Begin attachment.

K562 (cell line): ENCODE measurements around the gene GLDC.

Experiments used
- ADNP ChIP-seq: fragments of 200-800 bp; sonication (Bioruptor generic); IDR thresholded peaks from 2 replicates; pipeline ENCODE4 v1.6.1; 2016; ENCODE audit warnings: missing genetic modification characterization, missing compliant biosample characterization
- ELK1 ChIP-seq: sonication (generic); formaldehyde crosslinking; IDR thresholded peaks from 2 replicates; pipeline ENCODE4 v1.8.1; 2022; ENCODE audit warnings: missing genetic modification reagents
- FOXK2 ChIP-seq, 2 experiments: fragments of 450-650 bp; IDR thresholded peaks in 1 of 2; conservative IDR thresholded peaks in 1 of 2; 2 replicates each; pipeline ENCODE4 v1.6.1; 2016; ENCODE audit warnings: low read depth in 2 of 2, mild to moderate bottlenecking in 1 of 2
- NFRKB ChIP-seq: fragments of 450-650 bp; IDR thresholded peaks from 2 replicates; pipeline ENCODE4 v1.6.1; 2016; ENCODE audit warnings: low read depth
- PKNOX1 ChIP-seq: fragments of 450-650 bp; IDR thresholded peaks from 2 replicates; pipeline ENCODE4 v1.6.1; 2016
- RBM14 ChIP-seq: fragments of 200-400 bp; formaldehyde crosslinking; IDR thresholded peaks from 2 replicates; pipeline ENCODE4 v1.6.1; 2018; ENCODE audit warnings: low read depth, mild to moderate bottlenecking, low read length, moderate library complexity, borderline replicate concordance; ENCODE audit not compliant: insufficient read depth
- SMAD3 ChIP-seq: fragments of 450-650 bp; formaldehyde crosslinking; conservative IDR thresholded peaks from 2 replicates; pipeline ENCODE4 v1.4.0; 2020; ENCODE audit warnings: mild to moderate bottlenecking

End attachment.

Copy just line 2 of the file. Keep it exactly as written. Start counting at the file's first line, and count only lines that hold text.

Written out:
Experiments used